9 Diversity Metrics You Should Track in Your Organisation

Diversity metrics are the measurable numerical values that help top-level management see workforce demographics and assess the efforts of the company toward inclusive practices.

Diversity has so many different dimensions, including age, gender, and race. It’s difficult to know exactly what to measure and the same goes with inclusion. Diversity can be defined as the traits or characteristics of an individual. The benefit of workplace diversity is that it can help to improve communication within the company. Diversity metrics help to measure diversity and to build them in the organisation. 

What Are DEI Metrics?

DEI metrics are an indicator of the state of Diversity, Equity, and Inclusion efforts at your organisation. These metrics help to measure diversity because people build a stronger sense of identity and well-being.

Inclusion is the practice of ensuring that people feel a sense of belonging in the workplace. Inclusion in the workplace is an important key to retention because, when employees do not feel that their ideas, presence, or contributions are truly valued or taken seriously by their organisation, they may eventually leave.

Equity is the process of ensuring that practices and programs are impartial, fair, and provide equal possible outcomes for every individual.

How Can You Measure Diversity and Inclusion?

diversity metrics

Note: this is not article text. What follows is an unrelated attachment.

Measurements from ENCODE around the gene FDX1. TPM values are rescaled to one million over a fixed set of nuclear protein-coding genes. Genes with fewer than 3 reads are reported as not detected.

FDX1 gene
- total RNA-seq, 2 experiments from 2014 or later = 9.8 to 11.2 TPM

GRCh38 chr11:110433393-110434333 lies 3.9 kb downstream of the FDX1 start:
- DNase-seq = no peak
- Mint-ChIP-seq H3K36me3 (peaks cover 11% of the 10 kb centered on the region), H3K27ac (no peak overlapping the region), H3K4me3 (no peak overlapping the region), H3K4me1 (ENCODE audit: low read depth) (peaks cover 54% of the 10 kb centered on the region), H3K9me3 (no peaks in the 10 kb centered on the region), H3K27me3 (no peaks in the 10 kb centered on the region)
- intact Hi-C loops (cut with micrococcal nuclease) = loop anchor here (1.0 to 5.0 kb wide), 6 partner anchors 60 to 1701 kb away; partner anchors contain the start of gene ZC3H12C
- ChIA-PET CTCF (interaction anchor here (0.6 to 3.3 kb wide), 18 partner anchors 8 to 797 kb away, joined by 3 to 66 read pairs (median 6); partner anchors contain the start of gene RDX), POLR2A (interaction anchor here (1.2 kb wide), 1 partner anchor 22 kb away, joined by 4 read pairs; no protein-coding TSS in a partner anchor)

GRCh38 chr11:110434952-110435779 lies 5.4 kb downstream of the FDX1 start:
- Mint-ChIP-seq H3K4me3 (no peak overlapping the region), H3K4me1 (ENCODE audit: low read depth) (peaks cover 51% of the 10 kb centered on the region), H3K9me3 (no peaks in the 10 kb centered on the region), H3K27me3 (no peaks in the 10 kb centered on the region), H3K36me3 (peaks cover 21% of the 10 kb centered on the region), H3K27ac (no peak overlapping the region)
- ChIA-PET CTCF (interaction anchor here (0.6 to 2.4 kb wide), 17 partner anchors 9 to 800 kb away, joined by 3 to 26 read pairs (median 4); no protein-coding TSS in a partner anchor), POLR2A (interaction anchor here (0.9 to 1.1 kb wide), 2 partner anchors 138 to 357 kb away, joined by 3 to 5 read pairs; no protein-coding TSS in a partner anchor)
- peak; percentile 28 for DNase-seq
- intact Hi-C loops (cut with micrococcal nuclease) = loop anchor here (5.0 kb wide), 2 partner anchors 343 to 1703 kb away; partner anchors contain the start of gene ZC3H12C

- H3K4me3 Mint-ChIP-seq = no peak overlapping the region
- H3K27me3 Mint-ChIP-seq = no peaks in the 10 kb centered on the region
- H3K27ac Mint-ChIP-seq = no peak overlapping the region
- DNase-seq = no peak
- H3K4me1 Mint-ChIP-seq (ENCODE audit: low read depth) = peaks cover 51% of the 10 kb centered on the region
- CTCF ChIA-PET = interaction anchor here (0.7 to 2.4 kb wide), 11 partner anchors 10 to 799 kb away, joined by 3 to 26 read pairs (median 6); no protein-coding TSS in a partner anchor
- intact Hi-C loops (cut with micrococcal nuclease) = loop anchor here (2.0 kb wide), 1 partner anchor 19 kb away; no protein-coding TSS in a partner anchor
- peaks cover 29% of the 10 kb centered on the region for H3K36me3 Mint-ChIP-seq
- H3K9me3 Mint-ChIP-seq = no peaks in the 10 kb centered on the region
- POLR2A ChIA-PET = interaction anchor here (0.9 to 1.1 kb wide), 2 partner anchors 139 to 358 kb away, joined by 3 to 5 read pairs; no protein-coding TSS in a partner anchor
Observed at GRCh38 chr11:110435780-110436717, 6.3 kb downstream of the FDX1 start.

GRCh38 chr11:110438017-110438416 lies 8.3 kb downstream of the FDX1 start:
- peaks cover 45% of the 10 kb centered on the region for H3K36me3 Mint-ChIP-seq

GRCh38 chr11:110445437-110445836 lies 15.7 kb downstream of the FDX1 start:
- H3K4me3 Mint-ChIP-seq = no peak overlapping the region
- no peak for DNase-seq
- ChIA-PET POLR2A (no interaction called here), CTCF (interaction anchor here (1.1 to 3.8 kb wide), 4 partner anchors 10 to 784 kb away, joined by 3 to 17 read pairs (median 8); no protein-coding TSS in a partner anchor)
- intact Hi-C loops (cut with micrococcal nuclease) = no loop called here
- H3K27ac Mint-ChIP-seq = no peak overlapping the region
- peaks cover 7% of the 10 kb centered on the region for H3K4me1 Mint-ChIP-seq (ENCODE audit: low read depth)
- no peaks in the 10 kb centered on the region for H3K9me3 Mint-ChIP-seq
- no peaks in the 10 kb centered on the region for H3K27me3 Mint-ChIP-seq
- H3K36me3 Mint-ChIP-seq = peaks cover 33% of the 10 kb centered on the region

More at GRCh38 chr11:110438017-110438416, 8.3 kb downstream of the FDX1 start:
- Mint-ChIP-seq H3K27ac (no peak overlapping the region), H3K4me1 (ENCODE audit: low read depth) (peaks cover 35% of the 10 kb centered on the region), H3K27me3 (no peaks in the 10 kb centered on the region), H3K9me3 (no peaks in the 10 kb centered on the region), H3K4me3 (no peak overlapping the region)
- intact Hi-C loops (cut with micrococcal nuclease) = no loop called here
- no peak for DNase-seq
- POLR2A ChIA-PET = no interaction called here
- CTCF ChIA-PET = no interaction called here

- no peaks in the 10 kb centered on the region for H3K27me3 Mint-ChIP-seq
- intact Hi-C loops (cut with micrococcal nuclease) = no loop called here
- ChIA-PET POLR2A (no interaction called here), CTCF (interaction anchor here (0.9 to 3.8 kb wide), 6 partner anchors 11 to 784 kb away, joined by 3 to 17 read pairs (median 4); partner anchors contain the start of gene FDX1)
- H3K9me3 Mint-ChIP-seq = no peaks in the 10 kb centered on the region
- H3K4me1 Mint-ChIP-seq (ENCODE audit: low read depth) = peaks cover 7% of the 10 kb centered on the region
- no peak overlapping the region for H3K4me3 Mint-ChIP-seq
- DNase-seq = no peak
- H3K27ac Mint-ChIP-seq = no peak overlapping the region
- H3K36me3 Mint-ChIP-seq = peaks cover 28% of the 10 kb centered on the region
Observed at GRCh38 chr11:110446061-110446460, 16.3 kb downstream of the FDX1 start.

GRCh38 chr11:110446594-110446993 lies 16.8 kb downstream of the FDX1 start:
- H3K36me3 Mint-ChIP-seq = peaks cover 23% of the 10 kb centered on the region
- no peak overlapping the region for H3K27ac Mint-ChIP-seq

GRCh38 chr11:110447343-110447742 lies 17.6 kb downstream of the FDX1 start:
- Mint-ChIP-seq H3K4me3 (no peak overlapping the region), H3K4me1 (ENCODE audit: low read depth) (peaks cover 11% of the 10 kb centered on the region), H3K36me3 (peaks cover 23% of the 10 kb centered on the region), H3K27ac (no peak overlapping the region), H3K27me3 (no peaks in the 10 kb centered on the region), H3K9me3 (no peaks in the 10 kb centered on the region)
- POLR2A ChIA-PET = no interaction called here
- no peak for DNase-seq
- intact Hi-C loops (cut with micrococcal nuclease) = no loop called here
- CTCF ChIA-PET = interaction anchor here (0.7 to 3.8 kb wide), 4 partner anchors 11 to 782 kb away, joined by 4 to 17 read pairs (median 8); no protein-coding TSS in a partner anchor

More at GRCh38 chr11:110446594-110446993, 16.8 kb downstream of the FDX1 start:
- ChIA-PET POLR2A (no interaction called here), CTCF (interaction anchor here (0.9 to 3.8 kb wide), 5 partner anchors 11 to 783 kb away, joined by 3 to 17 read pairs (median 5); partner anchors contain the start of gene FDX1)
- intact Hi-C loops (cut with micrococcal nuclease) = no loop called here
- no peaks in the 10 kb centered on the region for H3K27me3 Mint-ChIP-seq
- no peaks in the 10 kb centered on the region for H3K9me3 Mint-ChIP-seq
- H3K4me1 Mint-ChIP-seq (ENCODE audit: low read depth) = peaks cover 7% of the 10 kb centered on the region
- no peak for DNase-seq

1. Diversity of Employees vs. Application Pool

By measuring how many people from different backgrounds make their way from the candidate pool to receiving a job offer, you can reveal the trends in hiring that may be indicative of unconscious bias. Ideally, your hires should generally reflect the diversity of applicants.

2. Diversity Across Organisation Levels

For diversity to actually have an impact, it needs to be at all levels of an organisation, from technicians to managers and key decision-makers. These include promotions, parity in performance reviews, and access to additional training, development, and mentoring programs.

There are numerous ways to measure how people progress through an organisation. Diversity is only meaningful when everyone has equal opportunity to grow and succeed.

3. Job Satisfaction

This is one of the most challenging metrics to track, but it is vital for understanding whether certain groups of employees feel valued, motivated, and supported.

Evaluating an organisation as a whole and analysing these results based on diversity criteria may reveal a pattern of bias. These patterns have a profound effect on how different groups of people may experience your workplace.

4. Employee Retention

This is about measuring the average retention period and comparing it across commonalities, such as gender and ethnicity. This can be supplemented by qualitative information about how engaged employees are, and what their reasons might be for leaving the organisation.

Surveys and third parties can help ensure anonymity regarding feedback, and employee exit interviews can be tailored to include questions about inclusivity, compare culture and diversity, and gain targeted feedback.

5. Hiring and Recruiting

Diversity in the hiring process can increase your workforce’s range of skills and abilities and is vital in expanding the customer base. Reaching out to more customers means more opportunities to increase sales.